Rudolph F. Fischer Sr., 92, longtime architect, builder

April 11, 1999|By Frederick N. Rasmussen | Frederick N. Rasmussen,SUN STAFF

Rudolph F. Fischer Sr., a Baltimore architect and builder for more than 50 years, died Tuesday of a stroke at St. Joseph Medical Center in Towson. He was 92.

For most of his life, Mr. Fischer resided in Parkville in the house he built in 1932 for his bride, the former Marie L. Scheeler, who died in 1969. Two years ago, he moved in with his daughter in Fork.

Mr. Fischer started Rudolph F. Fischer Architect and Builder in 1932 and began building homes in Wiltondale, Stoneleigh and Parkville. In 1940, he became a partner of William J. O'Meara, a banker. Their work together hit a snag with the outbreak of World War II, when building supplies became scarce.

During the war, Mr. Fischer was a plant manager for Baltimore-based Owens Yacht Co., which built landing craft for the Navy. After the war, Mr. Fischer hopped on the housing boom and built homes on Deepwood Road and the Alameda.

In the early 1950s, he and Mr. O'Meara acquired the 40-acre Swansea Farm, which was the last working farm in Baltimore, and built 562 homes on the site.

Kathryn Towson lives in the Northeast Baltimore house that Mr. Fischer built for her in 1942.

"He had a real gift at making a house look as though it had grown out of the ground and that it really belonged there," said Mrs. Towson, a friend of Mr. Fischer. "He was one of the most honest men I've ever come across."

After moving the business to Glen Arm in 1956, he changed the company name to Homes By Fischer and began building custom homes. At his retirement in 1979, he estimated that he had built more than 700 homes. His son now operates the business.

"He taught me everything I know," said Rudolph F. Fischer Jr. of Glen Arm, who went to work for his father in 1965. "He used to say, `Do the job right and worry about getting paid later.' His other admonition was, `Do the job as if you were doing it for yourself.' "

The elder Mr. Fischer demanded that his workers emulate his working habits. The hallmark of a Fischer house, said his son, was "simple straight lines and good design."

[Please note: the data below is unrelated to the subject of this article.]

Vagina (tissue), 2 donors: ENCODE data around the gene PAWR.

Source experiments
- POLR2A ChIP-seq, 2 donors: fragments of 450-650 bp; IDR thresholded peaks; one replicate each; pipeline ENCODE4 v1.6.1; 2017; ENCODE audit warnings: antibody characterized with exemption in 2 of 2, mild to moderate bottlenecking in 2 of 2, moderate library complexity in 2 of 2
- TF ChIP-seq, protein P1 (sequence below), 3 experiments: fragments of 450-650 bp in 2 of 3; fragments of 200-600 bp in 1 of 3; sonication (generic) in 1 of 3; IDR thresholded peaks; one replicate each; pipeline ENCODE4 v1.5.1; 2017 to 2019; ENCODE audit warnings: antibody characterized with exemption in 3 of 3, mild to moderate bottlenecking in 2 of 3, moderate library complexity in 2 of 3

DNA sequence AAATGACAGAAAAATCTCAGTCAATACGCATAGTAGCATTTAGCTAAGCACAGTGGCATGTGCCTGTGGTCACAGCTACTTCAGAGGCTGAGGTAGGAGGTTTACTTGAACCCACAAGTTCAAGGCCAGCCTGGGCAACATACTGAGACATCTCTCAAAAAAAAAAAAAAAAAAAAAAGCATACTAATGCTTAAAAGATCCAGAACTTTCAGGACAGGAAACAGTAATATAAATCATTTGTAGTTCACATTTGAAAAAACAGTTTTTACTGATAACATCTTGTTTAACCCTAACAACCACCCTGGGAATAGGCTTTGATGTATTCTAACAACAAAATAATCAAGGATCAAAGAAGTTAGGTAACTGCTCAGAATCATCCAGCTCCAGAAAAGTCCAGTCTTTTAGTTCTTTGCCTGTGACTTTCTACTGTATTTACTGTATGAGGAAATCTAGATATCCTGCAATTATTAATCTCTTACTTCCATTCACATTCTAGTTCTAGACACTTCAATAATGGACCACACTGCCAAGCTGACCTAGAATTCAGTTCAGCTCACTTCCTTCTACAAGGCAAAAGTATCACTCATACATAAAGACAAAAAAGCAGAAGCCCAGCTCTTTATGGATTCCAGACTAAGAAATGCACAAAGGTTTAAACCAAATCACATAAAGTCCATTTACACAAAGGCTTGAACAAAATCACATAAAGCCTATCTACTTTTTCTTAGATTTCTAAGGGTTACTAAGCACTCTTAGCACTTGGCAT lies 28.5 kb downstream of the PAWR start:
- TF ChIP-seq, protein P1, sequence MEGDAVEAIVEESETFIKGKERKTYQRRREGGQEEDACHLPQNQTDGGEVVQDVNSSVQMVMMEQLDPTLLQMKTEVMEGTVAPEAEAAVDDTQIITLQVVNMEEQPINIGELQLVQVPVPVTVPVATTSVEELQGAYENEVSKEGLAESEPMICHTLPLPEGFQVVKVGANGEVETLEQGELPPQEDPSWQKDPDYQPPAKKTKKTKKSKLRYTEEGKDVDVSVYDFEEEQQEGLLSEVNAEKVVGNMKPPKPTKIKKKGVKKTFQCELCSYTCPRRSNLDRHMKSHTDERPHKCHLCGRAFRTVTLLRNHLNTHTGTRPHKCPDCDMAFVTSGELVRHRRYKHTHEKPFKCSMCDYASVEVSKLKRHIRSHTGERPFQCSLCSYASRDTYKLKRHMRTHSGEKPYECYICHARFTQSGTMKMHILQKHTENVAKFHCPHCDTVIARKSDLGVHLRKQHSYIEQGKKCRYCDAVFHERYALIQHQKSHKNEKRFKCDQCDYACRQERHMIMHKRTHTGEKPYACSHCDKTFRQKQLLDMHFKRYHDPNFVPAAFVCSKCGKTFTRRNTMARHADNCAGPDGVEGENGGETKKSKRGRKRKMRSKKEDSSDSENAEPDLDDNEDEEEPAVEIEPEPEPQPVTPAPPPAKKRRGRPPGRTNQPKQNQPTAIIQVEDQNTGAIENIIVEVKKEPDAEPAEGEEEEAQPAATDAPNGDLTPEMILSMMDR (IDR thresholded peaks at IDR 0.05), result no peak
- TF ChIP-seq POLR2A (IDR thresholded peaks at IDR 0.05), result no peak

Born and raised in a log house on Bird River Road in Middle River, Mr. Fischer attended school through the eighth grade. At 14, he went to work full time as a carpenter's apprentice.

He attended night school for 11 years and studied mathematics at the Polytechnic Institute. He also studied structural engineering at the Johns Hopkins University and completed a four-year course in architectural drafting at the Maryland Institute, College of Art.

He designed and built a pair of cabin cruisers in the back yard of his home. One of them, the Shirley Lou, was a 25-foot vessel the Fischer family enjoyed from its launching in 1939 until 1979.

Mr. Fischer also enjoyed vegetable gardening and completing an extensive family genealogy.

He was a member of St. John's Lutheran Church, 8808 Harford Road in Parkville, where services were held yesterday.

In addition to his son, he is survived by his daughter, Shirley L. Snyder of Fork; four grandchildren; and a great-grandchild.


Because of limited space and the large number of requests for obituaries, The Sun regrets that it cannot publish all the obituaries it receives. Because The Sun regards obituaries as news, we give preference to those submitted within 48 hours of a person's death. It is also our intention to run obituaries no later than seven days after death.

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